India history and geogprahy

Source: academia.edu: The Chronological History of Tibetan Buddhism

Dharmapala (7th century BCE).—Though Buddhism was introduced in Tibet during the time of Samantabhadra (16th century BCE) but Acharya Vetalakshema [Garab Dorje] (1321-1221 BCE) was the first teacher of Tibetan Buddhism. It appears that early Tibetan Buddhists followed Indian Buddhist scholars like Dharmapala.

Source: Shodhganga: a concise history of Sanskrit Chanda literature (history)

Dharmapāla (धर्मपाल) of Laramā is the name of one of the teachers of Dhīreśvarācārya (1851-1919 C.E.): a poet of modern Assam who composed Vṛttamañjarī. Dhīreśvarācārya learnt the systems of grammar at the age of 12 from Rāmadevopādhyā of Nagarakuchi. Then he migrated to Laramā village at the age of 17 to learn from Dharmapāla. Then he became the disciple of Vāsudevopādhyāya of Guvākuchi and Mm. Śrīsiddhanātha Vidyāvāgīśa of Coochbehar.

India history book cover
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The history of India traces the identification of countries, villages, towns and other regions of India, as well as royal dynasties, rulers, tribes, local festivities and traditions and regional languages. Ancient India enjoyed religious freedom and encourages the path of Dharma, a concept common to Buddhism, Hinduism, and Jainism.

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Languages of India and abroad

Sanskrit dictionary

[«previous next»] — Dharmapala in Sanskrit glossary
Source: DDSA: The practical Sanskrit-English dictionary

Dharmapāla (धर्मपाल).—'protector of the law', said metaphorically of (daṇḍa) 'punishment or chastisement', or 'sword'.

Derivable forms: dharmapālaḥ (धर्मपालः).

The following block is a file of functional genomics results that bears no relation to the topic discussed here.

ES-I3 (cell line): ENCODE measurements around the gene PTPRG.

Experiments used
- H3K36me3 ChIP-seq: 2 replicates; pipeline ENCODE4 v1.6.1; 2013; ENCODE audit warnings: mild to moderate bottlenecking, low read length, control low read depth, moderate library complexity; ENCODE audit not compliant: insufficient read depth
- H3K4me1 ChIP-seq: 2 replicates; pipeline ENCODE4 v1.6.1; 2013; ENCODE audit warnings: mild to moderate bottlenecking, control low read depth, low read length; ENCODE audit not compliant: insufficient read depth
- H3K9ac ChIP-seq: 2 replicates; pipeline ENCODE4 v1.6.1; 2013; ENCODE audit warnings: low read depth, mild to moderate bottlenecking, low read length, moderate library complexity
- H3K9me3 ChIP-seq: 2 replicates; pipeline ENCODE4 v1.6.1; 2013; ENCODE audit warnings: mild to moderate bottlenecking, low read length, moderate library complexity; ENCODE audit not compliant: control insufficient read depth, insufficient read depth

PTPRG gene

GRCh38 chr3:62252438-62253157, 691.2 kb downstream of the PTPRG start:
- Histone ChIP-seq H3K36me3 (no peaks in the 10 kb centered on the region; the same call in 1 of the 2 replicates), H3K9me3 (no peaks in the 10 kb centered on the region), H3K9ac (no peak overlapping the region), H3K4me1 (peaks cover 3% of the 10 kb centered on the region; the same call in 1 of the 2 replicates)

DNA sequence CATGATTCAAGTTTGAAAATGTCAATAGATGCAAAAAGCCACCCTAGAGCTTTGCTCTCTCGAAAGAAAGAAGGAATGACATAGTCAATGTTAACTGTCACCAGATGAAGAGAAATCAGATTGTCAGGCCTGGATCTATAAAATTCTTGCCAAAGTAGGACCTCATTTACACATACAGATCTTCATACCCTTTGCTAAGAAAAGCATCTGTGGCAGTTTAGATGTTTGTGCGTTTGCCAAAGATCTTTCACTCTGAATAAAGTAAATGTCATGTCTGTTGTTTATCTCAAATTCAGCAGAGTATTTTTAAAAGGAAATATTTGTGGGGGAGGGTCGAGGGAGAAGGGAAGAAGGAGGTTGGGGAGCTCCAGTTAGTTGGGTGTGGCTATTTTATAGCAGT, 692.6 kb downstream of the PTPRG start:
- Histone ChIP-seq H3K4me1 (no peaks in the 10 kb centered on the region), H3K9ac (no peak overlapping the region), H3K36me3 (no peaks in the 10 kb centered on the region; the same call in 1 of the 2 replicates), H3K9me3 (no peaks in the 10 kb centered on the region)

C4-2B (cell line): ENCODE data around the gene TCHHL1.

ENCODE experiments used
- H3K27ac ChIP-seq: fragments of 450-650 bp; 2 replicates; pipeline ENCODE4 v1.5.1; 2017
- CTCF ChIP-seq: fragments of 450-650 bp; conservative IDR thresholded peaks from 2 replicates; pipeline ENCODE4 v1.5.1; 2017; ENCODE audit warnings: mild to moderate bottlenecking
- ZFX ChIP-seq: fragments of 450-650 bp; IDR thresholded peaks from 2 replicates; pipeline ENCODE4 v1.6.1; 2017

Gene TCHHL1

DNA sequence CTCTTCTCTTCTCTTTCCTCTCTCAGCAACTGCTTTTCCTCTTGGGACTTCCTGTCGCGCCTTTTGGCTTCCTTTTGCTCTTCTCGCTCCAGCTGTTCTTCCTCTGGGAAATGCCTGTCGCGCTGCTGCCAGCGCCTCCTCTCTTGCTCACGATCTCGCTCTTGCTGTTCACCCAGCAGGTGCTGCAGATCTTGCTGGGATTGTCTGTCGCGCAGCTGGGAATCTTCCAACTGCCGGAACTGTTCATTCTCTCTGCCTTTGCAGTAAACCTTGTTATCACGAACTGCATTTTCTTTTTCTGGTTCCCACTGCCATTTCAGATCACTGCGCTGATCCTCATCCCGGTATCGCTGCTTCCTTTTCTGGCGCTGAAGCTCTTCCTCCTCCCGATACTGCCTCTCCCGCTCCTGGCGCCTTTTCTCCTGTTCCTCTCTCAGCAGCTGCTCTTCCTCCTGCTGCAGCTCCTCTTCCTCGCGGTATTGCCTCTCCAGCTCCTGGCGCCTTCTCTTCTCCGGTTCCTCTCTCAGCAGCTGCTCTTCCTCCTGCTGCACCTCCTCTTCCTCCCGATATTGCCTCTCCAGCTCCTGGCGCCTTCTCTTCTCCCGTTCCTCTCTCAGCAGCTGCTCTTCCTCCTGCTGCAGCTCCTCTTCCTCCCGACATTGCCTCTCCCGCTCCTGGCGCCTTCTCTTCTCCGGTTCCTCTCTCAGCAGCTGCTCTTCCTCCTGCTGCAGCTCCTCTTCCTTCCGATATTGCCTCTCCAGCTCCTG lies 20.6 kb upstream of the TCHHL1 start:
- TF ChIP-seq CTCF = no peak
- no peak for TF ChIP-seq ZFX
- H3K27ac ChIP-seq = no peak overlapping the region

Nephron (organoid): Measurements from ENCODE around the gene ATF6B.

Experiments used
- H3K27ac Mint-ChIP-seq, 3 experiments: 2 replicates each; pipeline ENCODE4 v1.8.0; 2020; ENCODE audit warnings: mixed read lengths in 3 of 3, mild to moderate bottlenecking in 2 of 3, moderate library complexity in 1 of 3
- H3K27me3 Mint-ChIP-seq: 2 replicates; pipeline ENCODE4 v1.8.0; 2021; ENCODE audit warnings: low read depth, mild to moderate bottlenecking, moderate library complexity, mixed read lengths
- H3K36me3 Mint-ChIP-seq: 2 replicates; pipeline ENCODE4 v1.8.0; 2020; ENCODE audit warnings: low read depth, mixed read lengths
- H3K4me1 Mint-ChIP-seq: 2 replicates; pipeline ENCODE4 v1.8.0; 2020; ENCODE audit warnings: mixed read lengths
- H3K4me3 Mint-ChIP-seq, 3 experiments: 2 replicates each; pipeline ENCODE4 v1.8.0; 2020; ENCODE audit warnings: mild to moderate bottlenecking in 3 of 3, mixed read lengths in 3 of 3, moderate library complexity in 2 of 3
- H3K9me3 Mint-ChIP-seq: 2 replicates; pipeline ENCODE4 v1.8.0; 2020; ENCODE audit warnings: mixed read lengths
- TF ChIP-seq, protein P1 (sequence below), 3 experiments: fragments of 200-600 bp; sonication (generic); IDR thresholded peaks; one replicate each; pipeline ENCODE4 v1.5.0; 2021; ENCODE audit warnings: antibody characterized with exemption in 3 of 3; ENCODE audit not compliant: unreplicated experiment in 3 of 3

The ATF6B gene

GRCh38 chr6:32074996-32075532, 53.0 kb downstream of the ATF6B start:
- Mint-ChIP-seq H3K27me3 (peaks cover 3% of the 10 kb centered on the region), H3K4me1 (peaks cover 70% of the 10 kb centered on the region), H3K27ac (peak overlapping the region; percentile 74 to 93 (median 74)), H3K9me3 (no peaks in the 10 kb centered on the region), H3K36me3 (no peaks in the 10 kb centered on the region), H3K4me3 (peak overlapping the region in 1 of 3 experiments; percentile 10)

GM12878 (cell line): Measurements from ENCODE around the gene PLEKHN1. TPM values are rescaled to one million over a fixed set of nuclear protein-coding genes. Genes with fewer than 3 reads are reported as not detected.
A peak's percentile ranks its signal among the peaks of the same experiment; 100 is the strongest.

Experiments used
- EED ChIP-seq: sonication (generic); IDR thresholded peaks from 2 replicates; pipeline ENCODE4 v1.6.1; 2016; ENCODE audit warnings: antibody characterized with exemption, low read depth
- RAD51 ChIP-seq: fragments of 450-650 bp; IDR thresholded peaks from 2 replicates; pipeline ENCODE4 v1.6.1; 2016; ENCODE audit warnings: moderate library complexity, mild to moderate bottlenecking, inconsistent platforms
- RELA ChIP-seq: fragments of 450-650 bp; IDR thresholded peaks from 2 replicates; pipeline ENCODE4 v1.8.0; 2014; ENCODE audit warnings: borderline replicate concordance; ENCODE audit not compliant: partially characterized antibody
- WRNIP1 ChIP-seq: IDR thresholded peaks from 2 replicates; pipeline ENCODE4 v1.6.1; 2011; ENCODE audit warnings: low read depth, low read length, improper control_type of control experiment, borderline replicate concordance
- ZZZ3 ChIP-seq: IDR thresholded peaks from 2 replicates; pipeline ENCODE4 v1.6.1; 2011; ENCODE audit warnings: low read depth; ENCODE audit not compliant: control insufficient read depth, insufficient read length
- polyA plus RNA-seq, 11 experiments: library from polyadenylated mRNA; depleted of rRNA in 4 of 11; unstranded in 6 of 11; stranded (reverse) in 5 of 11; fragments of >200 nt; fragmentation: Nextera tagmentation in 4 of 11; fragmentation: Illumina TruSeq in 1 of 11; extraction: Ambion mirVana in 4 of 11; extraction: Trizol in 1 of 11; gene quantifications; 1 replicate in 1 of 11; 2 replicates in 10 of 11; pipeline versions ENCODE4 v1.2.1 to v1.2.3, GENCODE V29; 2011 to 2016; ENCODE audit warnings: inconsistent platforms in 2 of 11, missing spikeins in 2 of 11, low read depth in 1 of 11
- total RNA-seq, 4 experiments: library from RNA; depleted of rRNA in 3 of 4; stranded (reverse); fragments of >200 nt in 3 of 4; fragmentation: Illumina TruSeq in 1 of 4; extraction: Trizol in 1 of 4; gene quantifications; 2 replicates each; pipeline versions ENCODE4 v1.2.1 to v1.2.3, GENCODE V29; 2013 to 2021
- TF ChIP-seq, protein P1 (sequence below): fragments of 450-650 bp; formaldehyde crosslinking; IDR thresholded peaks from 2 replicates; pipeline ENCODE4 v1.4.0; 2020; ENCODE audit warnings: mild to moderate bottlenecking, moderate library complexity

Dharmapāla is a Sanskrit compound consisting of the terms dharma and pāla (पाल).

Source: Cologne Digital Sanskrit Dictionaries: Edgerton Buddhist Hybrid Sanskrit Dictionary

Dharmapāla (धर्मपाल).—(1) (= Pali Dhammapāla 2 of Malalasekara (Dictionary of Pali Proper Names)), name of the son of the purohita Brahmāyu (previous incar- nation of Rāhula): Mahāvastu ii.77.12 ff.; (2) (= Pali Dhamma- pāla 8 of Malalasekara (Dictionary of Pali Proper Names)), name of a teacher: Mahāvyutpatti 3482; (3) name of a prince (previous incarnation of the Buddha): Avadāna-śataka i.178.9 ff.; his story is clearly a modified form of that of the prince- hero in the Pali Culla-Dhammapāla Jātaka, No. 358, where he has the name Dhammapāla (4 of Malalasekara (Dictionary of Pali Proper Names)); (4) name of a gandharva: Suvarṇabhāsottamasūtra 162.2; (5) name of a yakṣa: Mahā-Māyūrī 84.

Source: Cologne Digital Sanskrit Dictionaries: Benfey Sanskrit-English Dictionary

Dharmapāla (धर्मपाल).—m. 1. the guardian of law. 2. a proper name.

Dharmapāla is a Sanskrit compound consisting of the terms dharma and pāla (पाल).

Source: Cologne Digital Sanskrit Dictionaries: Aufrecht Catalogus Catalogorum

Dharmapāla (धर्मपाल) as mentioned in Aufrecht’s Catalogus Catalogorum:—poet. [Sūktikarṇāmṛta by Śrīdharadāsa]

Source: Cologne Digital Sanskrit Dictionaries: Monier-Williams Sanskrit-English Dictionary

1) Dharmapāla (धर्मपाल):—[=dharma-pāla] [from dharma > dhara] m. ‘l° guardian’ [figuratively] = punishment or sword, [Mahābhārata xii, 4429; 6204]

2) [v.s. ...] Name of a minister of king Daśa-ratha, [Rāmāyaṇa]

3) [v.s. ...] of a great scholar, [Buddhist literature]

4) [v.s. ...] of a prince, [Inscriptions]

5) [v.s. ...] of a poet, [Catalogue(s)]

context information

Sanskrit, also spelled संस्कृतम् (saṃskṛtam), is an ancient language of India commonly seen as the grandmother of the Indo-European language family (even English!). Closely allied with Prakrit and Pali, Sanskrit is more exhaustive in both grammar and terms and has the most extensive collection of literature in the world, greatly surpassing its sister-languages Greek and Latin.